MEDIA TENDENCIES + TRENDS: US-CHINA COMMERCIAL RELATIONS
Date: October 19, 2018
China v America
"How the world’s two superpowers have become rivals"
"China, United States discussing arrangements for meeting on November 29 in Buenos Aires, insiders say"
The Economist cover story this week looks at the growing rivalry between China and the United States.
For the past 25 years, America's senior government and corporate leaders have believed that economic integration would make China not just more prosperous, but also more liberal, pluralistic, and democratic.
Now conventional wisdom at the highest levels of American academia, think tanks, boardrooms, and elected offices belief this is not the case.
Today, many in hallways of American power, have come to see China as a strategic rival who breaks the rules, advances militarily, steals intellectual property, and dumps cheap commodity products into more advanced Western markets.
The Economist reports: "Today convergence is dead. The Trump administration accuses it (China) of interfering in America’s culture and politics, of stealing intellectual property and trading unfairly, and of seeking not just leadership in Asia, but also global dominance. It condemns China’s record on human rights at home and an aggressive expansion abroad. This month Mike Pence, the vice-president, warned that China was engaged in a “whole-of-government” offensive. His speech sounded ominously like an early bugle-call in a new cold war.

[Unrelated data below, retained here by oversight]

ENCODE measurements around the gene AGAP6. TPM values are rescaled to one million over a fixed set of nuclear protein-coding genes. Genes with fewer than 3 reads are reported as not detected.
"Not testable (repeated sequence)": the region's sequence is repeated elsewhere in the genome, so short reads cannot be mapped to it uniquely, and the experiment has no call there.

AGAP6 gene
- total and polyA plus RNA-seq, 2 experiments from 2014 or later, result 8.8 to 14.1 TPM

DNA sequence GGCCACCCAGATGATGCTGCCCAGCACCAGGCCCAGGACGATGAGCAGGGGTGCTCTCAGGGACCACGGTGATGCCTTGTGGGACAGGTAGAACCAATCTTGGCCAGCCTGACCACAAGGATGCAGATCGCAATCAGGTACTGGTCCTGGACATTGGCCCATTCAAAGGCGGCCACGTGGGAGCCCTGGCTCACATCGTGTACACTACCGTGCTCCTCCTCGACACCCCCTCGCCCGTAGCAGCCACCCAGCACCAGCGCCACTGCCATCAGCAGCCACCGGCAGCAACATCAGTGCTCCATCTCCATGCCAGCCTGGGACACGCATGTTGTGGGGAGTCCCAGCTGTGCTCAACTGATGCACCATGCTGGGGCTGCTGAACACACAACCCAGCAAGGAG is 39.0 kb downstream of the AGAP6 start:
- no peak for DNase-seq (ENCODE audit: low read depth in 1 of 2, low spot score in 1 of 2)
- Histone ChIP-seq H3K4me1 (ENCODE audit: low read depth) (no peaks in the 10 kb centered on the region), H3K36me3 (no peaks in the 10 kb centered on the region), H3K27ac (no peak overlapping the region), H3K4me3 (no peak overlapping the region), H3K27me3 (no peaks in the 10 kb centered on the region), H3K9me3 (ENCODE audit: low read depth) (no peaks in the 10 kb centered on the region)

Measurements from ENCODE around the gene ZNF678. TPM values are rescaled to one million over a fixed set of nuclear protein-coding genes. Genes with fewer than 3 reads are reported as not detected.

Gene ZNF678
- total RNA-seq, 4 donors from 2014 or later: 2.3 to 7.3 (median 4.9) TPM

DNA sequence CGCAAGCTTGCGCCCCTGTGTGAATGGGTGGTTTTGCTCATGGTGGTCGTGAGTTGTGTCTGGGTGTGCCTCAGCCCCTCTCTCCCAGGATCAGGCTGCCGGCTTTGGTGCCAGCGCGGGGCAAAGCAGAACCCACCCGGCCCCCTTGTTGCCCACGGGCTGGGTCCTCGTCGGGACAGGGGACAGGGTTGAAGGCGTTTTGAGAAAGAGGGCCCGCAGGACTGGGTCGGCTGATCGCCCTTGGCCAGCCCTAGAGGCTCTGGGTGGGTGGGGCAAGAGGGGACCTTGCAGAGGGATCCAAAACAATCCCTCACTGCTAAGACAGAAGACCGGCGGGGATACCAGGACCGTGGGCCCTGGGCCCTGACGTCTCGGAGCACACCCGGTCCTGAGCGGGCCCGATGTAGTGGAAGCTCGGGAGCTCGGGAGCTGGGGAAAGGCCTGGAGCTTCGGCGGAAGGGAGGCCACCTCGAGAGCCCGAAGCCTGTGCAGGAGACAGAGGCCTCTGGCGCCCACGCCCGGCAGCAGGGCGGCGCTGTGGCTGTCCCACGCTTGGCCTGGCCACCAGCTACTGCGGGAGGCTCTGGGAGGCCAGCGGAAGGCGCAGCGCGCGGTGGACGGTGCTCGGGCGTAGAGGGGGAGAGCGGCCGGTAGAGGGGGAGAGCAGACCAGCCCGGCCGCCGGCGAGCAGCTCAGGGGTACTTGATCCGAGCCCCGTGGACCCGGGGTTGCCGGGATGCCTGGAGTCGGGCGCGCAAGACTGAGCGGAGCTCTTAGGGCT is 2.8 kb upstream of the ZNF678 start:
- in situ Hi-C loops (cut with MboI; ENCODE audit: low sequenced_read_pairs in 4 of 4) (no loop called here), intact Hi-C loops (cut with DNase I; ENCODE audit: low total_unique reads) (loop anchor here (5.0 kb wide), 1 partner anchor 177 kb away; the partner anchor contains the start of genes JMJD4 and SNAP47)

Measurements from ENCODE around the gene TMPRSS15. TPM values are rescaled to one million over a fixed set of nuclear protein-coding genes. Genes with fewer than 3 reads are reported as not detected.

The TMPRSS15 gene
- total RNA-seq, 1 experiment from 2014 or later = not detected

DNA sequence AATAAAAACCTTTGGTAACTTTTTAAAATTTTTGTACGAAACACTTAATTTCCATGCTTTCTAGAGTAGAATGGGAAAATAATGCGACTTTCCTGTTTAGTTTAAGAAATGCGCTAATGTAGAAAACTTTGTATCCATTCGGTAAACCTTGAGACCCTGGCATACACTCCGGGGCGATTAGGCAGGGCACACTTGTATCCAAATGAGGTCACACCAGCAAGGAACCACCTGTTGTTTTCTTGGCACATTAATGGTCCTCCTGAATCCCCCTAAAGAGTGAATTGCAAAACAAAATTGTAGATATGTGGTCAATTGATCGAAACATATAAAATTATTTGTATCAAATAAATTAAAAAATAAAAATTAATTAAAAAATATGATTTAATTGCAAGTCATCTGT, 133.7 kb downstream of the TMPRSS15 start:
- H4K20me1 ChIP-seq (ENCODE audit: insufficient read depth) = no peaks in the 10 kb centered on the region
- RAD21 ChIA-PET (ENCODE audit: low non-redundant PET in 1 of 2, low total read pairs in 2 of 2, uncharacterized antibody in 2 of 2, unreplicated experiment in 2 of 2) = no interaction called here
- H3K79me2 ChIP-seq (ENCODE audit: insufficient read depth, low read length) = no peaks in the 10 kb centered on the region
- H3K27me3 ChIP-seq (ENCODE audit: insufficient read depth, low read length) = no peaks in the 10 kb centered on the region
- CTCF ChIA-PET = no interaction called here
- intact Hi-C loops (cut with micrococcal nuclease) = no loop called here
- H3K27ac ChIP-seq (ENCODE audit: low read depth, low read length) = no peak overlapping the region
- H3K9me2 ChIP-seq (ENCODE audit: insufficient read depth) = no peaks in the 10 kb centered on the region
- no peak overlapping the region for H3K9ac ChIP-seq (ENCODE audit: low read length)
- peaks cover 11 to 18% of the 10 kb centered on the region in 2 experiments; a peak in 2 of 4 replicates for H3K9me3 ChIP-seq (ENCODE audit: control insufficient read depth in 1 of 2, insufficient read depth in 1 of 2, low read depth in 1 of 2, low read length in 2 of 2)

"America fears that time is on China’s side. The Chinese economy is growing more than twice as fast as America’s and the state is pouring money into advanced technology, such as artificial intelligence, quantum computing, and biotech. Action that is merely daunting today—to stem the illegal acquisition of intellectual property, say, or to challenge China in the South China Sea—may be impossible tomorrow.”
President Donald Trump since the earliest days of campaigning for the Oval Office has cited China as America's most severe and determined competition one who will manage the world for the next 20-30 years.
Many of his voters and even commonsense busniesspeople believe Trump and his administration is right to think that a strong America needs to challenge China’s behavior.
Challenging such behavior, while at the same time engaged in tit-for-tat trade frictions, coupled with hotter rhetoric somehow needs to exist in a way that supports American free market values as well as work with its commercial and military allies.
With both sides waiting to see how the US midterm elections play out, news reports today suggest Chinese President Xi Jinping and President Trump have tentatively agreed to meet on the sidelines of the G20 leaders’ summit in Buenos Aires next month.
An initial date of November 29 has been discussed - the day before the summit formally gets underway.
If confirmed, it would be the first face-to-face meeting between the two leaders in nearly a year and may suggest both Washington and Beijing are ready to de-escalate the trade tensions.